IVAs being rejected by many UK banks
A leading debt management company in the UK has admitted that many UK banks are now rejecting IVAs at an early stage, which has resulted in a slow down in the area of IVAs. An IVA is an individual voluntary arrangement, and is where a borrower in high levels of debt comes to an arrangement to pay a certain amount per month on each debt for a specified period, usually five years, after which time the remaining balances on the debts are written off.
With an increasing number of people filing for bankruptcy or going through IVA procedures banks and lending institutions have suffered considerably in terms of financial losses. And this is why so many lenders have now started to reject IVA applications – in order for an IVA to go ahead there has to be a majority vote from lenders on accepting the IVA otherwise it is rejected.
A number of banks have criticized IVAs, blaming them – and debt management agencies – for the high levels of bad debt that have accrued over recent years. With so many debt management agencies now putting out glossy ads in the UK to encourage people in debt to consider this type of action, more and more people have filed for an IVA. But at the same time more and more lenders have started rejecting these IVAs in order to get a tighter reign over the levels of bad debt.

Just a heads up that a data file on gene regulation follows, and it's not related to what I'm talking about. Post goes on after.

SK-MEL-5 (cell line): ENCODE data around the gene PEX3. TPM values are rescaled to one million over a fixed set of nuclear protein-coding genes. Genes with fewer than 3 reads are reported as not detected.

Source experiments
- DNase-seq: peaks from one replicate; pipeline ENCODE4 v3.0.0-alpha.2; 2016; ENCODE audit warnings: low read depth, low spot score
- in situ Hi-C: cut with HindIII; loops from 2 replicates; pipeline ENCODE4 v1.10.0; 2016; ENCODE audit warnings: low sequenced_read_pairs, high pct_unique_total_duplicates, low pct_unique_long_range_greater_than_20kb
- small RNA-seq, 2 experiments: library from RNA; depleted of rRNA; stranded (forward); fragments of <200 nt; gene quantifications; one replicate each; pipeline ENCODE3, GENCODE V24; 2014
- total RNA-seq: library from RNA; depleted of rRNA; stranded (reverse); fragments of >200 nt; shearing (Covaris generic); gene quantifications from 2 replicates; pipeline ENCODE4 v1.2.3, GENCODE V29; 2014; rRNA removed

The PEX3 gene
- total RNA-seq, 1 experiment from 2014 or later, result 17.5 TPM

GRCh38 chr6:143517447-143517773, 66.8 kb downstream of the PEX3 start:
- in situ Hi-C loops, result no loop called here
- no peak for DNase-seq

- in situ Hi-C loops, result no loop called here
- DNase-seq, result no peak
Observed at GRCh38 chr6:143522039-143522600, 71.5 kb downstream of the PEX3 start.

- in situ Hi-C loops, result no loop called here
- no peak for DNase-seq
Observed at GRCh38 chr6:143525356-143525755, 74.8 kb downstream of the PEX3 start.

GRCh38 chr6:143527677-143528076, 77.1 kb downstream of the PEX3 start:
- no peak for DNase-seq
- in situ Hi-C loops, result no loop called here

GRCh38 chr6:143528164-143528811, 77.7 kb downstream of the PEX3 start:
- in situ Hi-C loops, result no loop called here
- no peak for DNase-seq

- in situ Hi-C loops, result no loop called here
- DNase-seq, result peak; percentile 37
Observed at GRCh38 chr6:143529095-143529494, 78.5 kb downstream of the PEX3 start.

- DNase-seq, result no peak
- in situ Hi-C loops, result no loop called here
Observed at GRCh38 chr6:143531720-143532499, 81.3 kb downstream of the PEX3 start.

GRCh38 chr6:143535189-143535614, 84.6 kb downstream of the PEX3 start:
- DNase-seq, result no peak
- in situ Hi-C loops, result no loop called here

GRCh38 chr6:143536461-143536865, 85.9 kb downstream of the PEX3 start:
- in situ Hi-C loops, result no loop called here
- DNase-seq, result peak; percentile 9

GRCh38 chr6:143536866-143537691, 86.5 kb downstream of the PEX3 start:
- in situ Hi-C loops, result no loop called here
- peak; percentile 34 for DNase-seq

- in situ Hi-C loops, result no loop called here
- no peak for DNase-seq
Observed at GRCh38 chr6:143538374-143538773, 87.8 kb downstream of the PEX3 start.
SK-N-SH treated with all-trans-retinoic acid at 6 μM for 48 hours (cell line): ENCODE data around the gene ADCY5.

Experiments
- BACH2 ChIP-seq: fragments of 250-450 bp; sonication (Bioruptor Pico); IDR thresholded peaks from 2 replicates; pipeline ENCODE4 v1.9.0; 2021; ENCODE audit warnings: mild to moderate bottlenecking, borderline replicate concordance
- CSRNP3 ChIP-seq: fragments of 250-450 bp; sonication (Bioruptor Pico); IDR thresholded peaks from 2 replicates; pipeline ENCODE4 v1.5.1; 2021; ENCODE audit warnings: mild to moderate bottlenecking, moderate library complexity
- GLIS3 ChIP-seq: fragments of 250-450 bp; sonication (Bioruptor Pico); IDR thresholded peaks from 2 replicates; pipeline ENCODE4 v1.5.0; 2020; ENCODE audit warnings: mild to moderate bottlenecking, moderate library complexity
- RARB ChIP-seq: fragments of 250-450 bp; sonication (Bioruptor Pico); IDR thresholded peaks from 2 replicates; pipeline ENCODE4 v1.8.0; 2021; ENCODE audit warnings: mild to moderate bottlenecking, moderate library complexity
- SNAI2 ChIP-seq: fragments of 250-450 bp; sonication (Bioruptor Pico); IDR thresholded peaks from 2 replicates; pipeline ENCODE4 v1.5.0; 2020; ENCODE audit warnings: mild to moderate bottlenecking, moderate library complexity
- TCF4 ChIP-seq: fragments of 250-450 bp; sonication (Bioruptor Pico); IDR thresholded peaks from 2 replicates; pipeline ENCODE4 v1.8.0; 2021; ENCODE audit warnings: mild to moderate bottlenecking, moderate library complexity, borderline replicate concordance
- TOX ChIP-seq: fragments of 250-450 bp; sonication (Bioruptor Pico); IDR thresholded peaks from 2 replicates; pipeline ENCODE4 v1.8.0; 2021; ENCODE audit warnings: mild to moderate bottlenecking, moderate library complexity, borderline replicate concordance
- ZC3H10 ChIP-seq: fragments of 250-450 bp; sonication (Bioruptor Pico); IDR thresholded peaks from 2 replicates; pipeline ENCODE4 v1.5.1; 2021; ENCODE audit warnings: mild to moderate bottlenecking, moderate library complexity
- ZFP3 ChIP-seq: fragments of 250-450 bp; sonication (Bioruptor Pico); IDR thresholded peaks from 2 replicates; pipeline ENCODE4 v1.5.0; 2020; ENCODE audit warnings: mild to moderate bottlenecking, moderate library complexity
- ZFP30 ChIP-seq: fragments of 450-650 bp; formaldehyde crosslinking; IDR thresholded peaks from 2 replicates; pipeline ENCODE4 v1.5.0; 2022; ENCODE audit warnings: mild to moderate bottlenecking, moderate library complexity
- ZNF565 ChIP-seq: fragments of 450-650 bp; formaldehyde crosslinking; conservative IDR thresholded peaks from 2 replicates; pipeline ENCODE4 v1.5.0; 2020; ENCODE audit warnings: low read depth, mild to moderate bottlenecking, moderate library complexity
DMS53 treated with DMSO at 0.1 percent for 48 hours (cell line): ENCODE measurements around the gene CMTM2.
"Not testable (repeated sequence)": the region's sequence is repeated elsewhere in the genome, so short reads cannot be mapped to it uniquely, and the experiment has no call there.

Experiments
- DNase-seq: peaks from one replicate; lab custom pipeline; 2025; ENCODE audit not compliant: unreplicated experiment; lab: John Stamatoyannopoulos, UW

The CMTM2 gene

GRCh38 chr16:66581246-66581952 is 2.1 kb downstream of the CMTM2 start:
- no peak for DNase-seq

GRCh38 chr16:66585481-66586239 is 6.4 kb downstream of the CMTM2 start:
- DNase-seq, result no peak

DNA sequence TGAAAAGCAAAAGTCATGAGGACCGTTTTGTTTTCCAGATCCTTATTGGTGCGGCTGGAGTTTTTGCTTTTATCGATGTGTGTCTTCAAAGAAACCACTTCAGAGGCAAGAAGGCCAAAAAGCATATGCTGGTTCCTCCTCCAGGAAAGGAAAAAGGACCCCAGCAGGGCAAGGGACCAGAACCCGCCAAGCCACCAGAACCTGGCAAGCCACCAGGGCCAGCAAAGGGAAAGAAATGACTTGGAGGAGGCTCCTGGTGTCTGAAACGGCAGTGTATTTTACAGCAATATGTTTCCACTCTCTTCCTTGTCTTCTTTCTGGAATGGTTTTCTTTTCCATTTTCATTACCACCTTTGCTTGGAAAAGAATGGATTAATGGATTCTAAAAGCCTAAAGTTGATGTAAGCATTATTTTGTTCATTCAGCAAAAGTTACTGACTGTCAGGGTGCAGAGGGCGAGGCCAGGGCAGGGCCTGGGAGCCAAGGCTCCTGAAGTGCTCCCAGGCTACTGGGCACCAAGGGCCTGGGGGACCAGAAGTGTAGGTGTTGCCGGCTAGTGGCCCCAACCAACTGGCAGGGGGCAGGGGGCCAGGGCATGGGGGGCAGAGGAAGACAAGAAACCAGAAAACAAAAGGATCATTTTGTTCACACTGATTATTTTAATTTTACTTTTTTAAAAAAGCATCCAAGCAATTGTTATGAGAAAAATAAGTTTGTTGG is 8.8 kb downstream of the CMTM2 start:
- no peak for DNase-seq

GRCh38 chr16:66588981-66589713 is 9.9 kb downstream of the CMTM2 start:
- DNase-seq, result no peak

The Chief Executive of Debt Free Direct stated: 'It is apparent that changing creditor criteria for acceptance of an IVA, whether justifiable or not, is having an impact on case conversion. They are now failed early in the DFD process, rather than letting them fail at Meeting of Creditors, because of particular creditor preferences. An increased incidence of case failure and, more particularly, case adjournments, have led to a slow down in the growth in run-rate of new IVAs.'
10th February 2007